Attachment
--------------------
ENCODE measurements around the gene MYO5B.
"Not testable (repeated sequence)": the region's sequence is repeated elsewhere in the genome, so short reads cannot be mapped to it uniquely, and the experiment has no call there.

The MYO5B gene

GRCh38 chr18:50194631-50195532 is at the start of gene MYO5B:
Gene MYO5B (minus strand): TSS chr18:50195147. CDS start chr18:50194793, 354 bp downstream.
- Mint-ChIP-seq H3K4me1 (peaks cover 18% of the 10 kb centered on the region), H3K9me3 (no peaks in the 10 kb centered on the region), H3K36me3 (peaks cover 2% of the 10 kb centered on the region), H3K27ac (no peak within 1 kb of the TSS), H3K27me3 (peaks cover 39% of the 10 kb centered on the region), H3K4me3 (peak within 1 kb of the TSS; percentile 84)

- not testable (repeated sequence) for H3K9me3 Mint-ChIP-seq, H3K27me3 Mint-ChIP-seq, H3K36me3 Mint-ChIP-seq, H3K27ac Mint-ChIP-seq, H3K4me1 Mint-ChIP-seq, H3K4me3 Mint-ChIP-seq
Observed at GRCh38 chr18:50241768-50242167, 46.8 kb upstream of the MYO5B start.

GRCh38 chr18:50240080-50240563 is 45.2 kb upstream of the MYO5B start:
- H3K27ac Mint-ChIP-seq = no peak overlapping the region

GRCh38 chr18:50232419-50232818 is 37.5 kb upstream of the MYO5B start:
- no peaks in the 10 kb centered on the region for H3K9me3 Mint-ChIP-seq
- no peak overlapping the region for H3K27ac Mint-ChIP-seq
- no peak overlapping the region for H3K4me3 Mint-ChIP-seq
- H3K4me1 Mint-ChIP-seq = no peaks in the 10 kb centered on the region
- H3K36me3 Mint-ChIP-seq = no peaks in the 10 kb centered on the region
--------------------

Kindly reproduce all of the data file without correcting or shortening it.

ENCODE measurements around the gene MYO5B.
"Not testable (repeated sequence)": the region's sequence is repeated elsewhere in the genome, so short reads cannot be mapped to it uniquely, and the experiment has no call there.

The MYO5B gene

GRCh38 chr18:50194631-50195532 is at the start of gene MYO5B:
Gene MYO5B (minus strand): TSS chr18:50195147. CDS start chr18:50194793, 354 bp downstream.
- Mint-ChIP-seq H3K4me1 (peaks cover 18% of the 10 kb centered on the region), H3K9me3 (no peaks in the 10 kb centered on the region), H3K36me3 (peaks cover 2% of the 10 kb centered on the region), H3K27ac (no peak within 1 kb of the TSS), H3K27me3 (peaks cover 39% of the 10 kb centered on the region), H3K4me3 (peak within 1 kb of the TSS; percentile 84)

- not testable (repeated sequence) for H3K9me3 Mint-ChIP-seq, H3K27me3 Mint-ChIP-seq, H3K36me3 Mint-ChIP-seq, H3K27ac Mint-ChIP-seq, H3K4me1 Mint-ChIP-seq, H3K4me3 Mint-ChIP-seq
Observed at GRCh38 chr18:50241768-50242167, 46.8 kb upstream of the MYO5B start.

GRCh38 chr18:50240080-50240563 is 45.2 kb upstream of the MYO5B start:
- H3K27ac Mint-ChIP-seq = no peak overlapping the region

GRCh38 chr18:50232419-50232818 is 37.5 kb upstream of the MYO5B start:
- no peaks in the 10 kb centered on the region for H3K9me3 Mint-ChIP-seq
- no peak overlapping the region for H3K27ac Mint-ChIP-seq
- no peak overlapping the region for H3K4me3 Mint-ChIP-seq
- H3K4me1 Mint-ChIP-seq = no peaks in the 10 kb centered on the region
- H3K36me3 Mint-ChIP-seq = no peaks in the 10 kb centered on the region